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  5. This is an amazing idea. You'd be suprised in how webkit is being used as a renderer in all kinds of oddball places - places which traditionally were always very rigid, and made with great technical difficulty.

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  6. Out of curiosity, what is it about JS that makes you think it's a "sick" language? Not trying to start a language war, just curious what features (or misfeatures) you dislike.

    I've not worked a whole lot in the web world, so my only experience with it has been a wariness about the whole prototyping and objects as always-mutable arrays but a fondness for the functional support (closures and first-class functions).

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  7. Oooooo JScript is pretty sweet as a Java programmer mainly This could be pretty cool Android app to accompany PA Y/Y :P like those apps currently getting more and more popular that allow you to get more strategic in just about any game :P

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    1. It's not clear from your post but, do you know that Java is unrelated to JavaScript? It's just an unfortunate marketing mistake that they share 'Java' in their name, nothing more.

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  8. Another alternative you may be interested in is: http://librocket.com/ a nice clean HTML/CSS library made for game integration, just need to implement a small OpenGL/DirectX or whatever utility class (texture/line/colours).

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  9. I think this is really wise. Interface has always been a challenge for mods etc - this would really open it up! That librocket project looks interesting, too.

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  10. Very nice. With alpha blended PNG files this would be super cool. And the new CSS features to.

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  11. - Very nice idea.
    - use ecmascript strict mode to ease the pain
    - keep in mind that people may want to use *-to-js compilers like dart or coffeescript (or even the google closure compiler). That shouldn't be a problem but it won't hurt keeping it in mind.

    Thanks!

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  12. The line of thinking you've followed here is pretty much what we're going through with my works product. Admittedly we're aiming less for modders and more for companies that want to give their own workflow/look and feel, but it's the same basic idea. Javascript has come a LONG way from what it used to be, makes it very easy to iterate, and if you find the performance is too poor, you can move logic into the C++ side of things.

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  13. Very nice idea but I really which this could work with Lua instead of javascript.
    If only browsers shipped with python or lua instaed of javascript.
    I was a big fan of the Lua UI for supreme commander.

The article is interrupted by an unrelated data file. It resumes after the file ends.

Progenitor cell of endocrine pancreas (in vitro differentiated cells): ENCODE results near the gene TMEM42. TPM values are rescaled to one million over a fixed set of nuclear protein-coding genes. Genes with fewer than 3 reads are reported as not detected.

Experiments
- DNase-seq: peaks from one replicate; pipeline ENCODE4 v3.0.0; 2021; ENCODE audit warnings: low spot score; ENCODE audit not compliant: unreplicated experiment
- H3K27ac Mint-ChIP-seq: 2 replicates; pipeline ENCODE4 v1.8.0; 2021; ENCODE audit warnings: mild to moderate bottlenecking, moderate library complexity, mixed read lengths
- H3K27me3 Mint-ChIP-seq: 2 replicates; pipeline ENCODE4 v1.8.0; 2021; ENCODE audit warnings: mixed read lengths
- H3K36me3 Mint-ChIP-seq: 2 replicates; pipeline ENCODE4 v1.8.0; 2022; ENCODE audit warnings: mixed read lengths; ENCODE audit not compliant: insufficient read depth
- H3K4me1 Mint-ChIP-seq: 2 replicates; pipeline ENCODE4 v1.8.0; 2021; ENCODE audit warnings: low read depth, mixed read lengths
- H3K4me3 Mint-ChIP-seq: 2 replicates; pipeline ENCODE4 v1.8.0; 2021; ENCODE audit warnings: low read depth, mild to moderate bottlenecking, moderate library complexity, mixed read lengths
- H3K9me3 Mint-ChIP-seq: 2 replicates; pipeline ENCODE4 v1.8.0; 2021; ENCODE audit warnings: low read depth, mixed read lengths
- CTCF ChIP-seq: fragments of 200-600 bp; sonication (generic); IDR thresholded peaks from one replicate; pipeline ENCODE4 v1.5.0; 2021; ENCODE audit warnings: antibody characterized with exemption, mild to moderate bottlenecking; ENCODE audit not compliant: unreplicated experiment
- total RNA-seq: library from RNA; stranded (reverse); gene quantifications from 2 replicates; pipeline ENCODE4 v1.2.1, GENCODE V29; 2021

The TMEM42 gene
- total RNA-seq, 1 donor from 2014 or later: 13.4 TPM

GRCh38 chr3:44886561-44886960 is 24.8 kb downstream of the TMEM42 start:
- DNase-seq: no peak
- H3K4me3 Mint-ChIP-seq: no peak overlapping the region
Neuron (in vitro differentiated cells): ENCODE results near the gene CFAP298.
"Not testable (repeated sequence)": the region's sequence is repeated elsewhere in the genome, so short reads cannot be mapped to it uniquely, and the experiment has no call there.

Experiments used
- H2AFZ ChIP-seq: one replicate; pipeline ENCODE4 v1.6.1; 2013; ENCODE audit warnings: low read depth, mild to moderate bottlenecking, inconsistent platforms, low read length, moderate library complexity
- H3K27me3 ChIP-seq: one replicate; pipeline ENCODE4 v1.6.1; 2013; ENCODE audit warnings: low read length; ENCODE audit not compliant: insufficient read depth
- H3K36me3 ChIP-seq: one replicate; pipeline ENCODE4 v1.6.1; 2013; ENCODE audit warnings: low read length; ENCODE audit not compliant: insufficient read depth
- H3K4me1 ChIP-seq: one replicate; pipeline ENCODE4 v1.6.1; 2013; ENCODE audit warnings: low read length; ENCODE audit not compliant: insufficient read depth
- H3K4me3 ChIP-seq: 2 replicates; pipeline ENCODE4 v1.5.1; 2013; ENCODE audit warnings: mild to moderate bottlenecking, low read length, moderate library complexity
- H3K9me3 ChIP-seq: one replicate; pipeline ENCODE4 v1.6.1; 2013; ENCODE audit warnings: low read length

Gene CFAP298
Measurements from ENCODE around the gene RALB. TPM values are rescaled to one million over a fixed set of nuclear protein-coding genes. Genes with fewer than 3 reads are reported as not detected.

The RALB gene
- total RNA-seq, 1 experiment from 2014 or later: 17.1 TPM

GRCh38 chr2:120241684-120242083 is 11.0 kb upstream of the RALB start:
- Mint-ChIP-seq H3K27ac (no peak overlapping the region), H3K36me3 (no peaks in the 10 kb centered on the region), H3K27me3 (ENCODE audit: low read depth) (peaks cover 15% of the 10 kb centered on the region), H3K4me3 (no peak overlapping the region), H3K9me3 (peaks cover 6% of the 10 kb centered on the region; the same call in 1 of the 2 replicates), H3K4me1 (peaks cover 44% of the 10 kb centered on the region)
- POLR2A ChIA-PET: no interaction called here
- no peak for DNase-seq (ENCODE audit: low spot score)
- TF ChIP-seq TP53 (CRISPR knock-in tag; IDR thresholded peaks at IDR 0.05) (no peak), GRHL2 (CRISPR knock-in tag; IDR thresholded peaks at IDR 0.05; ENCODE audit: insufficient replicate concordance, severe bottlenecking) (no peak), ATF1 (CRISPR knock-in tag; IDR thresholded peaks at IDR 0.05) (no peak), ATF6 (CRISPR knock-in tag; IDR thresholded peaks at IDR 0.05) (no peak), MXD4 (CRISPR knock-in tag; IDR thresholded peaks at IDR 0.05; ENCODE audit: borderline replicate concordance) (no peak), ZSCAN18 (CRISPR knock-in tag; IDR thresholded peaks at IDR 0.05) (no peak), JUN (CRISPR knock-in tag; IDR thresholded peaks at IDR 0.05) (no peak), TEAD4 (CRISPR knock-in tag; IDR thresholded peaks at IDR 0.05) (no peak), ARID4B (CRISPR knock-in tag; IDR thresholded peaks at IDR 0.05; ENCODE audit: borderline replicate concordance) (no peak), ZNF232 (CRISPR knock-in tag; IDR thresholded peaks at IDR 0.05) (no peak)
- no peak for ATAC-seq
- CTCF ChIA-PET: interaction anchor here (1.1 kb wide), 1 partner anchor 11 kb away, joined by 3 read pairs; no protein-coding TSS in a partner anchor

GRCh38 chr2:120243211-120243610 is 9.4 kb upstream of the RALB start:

Could you get webkit to support lua as a scripting language? :)

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  14. I think LUA would be great as well

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  15. Hey, thanks for the interesting article. It's cool to hear that you guys are building your GUI system around a web browser, and I'm interested in hearing how you plan to animate things effectively with this kind of setup. Of course you can move stuff around the screen easily, but what about when it comes to more complex things? For example, how will you accomplish reasonably sophisticated lighting, or 3d stuff? How will you do cut outs and masks? I guess you could use canvas tags for anything complex, but then you're getting into the realm of adding the complexity you wanted to avoid by using this system in the first place (not to mention performance). Or will you just design the GUI around these design limitations, and let the game engine do most of the talking?

    Thanks again for taking the time to write this article. Can't wait to see more of what you guys are up to.

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    1. A Graphical User Interface, that requires 'sophisticated lighting' or '3D stuff' is probably a poorly thought out one ;).

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  16. It's an interesting idea to get the cross-platform L&F that you need. But; genuine question, why wouldn't you use something like Qt: It's a mature cross-platform UI toolkit that would give you the consistent look and feel, as well as the higher performance we all desire?

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  17. Yes modern JavaScript Engines have come a long way, and Web standards have matured, however the fact remains that the 'trinity' of HTML + JS + CSS was never designed as a whole, but grew organically with the needs of the web. It's far from an optimal solution for presentation in native Apps, and was never intended for triple-A graphical presentation and animation. I'm not saying it can't work: depending on the production aims of PA it could save much needed time and resources and get a decent result. But, I would never consider this to be the technically best solution. I don't mean to be negative, Uber must have their reasons - and thanks Maven for sharing what's going on with PA development. I just felt I had to write this to explain to some readers that from a purely technical point of view it's compromise; even if a reasonable and cleverly chosen one.